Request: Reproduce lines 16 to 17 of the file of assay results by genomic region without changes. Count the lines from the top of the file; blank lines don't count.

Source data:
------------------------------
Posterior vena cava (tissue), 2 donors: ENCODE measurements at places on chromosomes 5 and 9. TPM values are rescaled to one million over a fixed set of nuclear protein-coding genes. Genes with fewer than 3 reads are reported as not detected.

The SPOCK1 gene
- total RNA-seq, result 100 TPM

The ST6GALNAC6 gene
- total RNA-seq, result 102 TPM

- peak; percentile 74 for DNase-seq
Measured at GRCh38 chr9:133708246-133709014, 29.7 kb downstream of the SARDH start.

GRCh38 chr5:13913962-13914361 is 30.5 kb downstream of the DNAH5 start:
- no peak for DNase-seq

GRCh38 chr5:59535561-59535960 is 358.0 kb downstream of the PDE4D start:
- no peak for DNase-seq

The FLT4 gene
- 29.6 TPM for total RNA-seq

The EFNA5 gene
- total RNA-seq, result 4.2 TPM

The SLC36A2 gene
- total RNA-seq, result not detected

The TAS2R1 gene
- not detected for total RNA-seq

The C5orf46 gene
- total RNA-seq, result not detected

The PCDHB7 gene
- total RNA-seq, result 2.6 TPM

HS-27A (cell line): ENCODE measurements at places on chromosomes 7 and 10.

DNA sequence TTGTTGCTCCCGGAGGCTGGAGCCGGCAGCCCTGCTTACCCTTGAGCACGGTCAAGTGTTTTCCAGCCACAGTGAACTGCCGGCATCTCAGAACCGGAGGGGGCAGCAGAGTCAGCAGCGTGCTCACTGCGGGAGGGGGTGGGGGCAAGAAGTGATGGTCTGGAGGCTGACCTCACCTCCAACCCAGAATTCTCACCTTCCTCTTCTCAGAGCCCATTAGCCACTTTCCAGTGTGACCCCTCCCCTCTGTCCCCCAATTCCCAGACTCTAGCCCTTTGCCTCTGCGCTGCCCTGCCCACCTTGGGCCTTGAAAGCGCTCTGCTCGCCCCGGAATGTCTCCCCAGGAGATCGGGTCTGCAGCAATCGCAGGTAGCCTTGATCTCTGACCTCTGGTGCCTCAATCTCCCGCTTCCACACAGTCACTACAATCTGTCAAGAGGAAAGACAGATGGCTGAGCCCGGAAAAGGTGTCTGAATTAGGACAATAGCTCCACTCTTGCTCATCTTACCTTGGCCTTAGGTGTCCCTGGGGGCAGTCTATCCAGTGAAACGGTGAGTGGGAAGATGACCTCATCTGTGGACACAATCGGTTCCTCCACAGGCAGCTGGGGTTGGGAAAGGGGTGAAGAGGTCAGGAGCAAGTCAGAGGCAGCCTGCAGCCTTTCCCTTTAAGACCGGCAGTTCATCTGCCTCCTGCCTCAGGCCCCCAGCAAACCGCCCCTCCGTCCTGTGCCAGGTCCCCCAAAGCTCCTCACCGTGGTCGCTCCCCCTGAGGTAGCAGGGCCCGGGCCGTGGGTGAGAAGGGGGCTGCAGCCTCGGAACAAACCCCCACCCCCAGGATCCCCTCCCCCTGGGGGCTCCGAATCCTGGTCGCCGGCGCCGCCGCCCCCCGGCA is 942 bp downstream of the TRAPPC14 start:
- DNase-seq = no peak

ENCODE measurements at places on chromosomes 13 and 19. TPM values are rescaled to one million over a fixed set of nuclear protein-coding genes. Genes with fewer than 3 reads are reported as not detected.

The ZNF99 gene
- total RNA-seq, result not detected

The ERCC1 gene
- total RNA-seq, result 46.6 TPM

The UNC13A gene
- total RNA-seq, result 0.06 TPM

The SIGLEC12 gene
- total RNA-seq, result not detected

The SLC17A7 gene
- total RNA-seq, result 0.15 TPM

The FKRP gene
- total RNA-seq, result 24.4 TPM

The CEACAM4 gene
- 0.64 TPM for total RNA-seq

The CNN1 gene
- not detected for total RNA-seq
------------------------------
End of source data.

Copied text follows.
The SLC36A2 gene
- total RNA-seq, result not detected